The IT security researchers at SOCRadar have identified a treasure trove of data belonging to the technology giant Microsoft that was exposed online – Thanks to a database misconfiguration – The researchers have dubbed the incident “BlueBleed.”
Microsoft has already acknowledged the exposure of customer data and email content in the incident. The company also confirmed that the data exposure happened inadvertently as the company failed to configure a server, which exposed sensitive customer data.
Per Microsoft, a misconfigured endpoint exploit leaked the data. Microsoft asserted that the data was mostly related to business transactions between Microsoft and its “prospective customers.”
“The issue was caused by an unintentional misconfiguration on an endpoint that is not in use across the Microsoft ecosystem and was not the result of a security vulnerability.”Microsoft
The incident was reported to Microsoft by threat intelligence firm SOCRadar. The company regards the incident as one of the most “significant B2B leaks.” SOCRadar informed Microsoft about this leak in September 2022.
Further probe revealed that leaked files were dated from 2017 to August 2022. SOCRadar revealed identifying several misconfigured cloud storage buckets dubbed BlueBleed. This includes six large buckets storing information about 150,000 firms across 123 countries.
The buckets included a misconfigured Azure Blob Storage database, which contained info on over 65,000 entities in 111 countries. But Microsoft stated that the number is pretty exaggerated and fairly low.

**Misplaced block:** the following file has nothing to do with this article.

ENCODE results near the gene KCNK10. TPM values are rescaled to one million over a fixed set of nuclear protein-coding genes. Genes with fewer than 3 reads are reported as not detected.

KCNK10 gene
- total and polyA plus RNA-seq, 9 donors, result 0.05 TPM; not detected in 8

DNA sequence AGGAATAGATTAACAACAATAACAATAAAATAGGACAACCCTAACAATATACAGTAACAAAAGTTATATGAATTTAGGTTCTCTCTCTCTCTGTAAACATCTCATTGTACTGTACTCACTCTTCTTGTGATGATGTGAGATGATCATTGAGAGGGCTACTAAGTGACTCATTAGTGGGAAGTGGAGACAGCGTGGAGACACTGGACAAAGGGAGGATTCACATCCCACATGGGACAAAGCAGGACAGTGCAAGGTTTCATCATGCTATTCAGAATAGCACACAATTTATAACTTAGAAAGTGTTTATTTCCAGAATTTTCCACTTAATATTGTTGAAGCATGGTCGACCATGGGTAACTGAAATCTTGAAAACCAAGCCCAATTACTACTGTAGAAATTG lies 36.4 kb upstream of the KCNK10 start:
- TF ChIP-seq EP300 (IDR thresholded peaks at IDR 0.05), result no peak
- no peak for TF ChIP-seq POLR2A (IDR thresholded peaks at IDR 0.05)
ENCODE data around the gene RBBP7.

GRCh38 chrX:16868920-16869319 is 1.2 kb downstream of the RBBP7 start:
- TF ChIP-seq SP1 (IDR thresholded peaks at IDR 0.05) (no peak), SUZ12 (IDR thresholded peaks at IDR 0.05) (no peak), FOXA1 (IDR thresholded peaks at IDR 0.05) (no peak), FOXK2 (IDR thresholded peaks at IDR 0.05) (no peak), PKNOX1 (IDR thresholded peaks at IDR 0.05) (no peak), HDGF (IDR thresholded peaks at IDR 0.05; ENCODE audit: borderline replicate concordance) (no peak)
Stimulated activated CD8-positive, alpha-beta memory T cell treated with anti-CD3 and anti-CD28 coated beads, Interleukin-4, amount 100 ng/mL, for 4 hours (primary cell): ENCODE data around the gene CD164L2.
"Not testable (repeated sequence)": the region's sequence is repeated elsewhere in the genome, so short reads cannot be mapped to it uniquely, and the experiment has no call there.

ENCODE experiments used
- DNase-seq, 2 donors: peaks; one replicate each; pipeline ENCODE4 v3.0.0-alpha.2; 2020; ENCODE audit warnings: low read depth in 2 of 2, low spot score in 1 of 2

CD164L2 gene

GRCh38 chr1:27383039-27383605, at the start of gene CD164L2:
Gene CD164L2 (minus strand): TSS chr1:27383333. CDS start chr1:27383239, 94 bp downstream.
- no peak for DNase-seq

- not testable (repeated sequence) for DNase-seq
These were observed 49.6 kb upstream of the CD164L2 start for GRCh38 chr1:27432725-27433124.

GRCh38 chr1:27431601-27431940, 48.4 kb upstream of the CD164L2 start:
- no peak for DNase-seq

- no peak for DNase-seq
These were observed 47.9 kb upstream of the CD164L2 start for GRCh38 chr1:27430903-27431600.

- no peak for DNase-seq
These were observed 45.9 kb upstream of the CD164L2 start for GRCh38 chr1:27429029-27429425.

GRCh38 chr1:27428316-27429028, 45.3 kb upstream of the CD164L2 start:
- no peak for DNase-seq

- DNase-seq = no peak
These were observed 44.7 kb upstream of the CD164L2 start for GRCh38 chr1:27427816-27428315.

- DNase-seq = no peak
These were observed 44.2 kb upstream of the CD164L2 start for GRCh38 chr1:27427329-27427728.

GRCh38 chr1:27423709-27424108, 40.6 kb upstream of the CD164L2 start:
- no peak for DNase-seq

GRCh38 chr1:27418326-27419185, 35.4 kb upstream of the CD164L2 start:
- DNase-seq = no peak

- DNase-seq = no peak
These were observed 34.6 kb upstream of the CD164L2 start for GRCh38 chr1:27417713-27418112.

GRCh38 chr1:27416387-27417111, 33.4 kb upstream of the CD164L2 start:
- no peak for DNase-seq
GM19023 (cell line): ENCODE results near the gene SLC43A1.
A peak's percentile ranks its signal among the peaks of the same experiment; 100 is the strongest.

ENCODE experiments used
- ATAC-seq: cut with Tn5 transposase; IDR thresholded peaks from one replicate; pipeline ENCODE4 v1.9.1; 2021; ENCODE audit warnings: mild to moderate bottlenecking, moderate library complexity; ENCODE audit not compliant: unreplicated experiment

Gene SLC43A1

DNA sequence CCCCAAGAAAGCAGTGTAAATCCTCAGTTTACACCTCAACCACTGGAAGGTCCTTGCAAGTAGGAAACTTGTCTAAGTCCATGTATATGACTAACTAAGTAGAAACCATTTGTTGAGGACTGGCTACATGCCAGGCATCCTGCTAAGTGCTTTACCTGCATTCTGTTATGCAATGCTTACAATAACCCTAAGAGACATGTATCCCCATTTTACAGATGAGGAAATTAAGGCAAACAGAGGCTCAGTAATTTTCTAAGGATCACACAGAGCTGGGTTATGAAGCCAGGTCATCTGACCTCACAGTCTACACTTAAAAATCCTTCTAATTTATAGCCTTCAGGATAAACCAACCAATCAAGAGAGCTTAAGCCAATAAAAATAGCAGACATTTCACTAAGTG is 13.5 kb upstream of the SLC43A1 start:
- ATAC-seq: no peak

“Surely this is not the first time a misconfigured server has exposed sensitive information, and it will not be the last. However, with vital leaked data belonging to tens of thousands of entities, BlueBleed is one of the largest B2B leaks in recent years.”Can Yoleri – Vulnerability and Threat Researcher – Primary Investigator of BlueBleed
In total, 2.4 TB of files collected are part of this leak. It is alleged that the data includes 335,000 emails, 548,000 users, and 133,000 projects. The exposed data reportedly contains names, email content, email IDs, company name, and phone numbers.
In addition, in a blog post, Microsoft revealed that exposed data includes attached files on business dealing between Microsoft and a customer or Microsoft or an authorized partner. The leak also includes PoE (proof-of-execution) and SoW (statement of work) documents, product orders/offers, project details, user info, and private data.
Microsoft quickly addressed and fixed the issue and notified affected customers about the incident. However, this is not the first time when Microsoft exposed such sensitive data online. In September 2020, the Microsoft Bing server exposed user search queries and location data.
The disturbing part of the incident was the fact that the Microsoft Bing server logged some horrific search terms, including searchers for murder and child abuse content.
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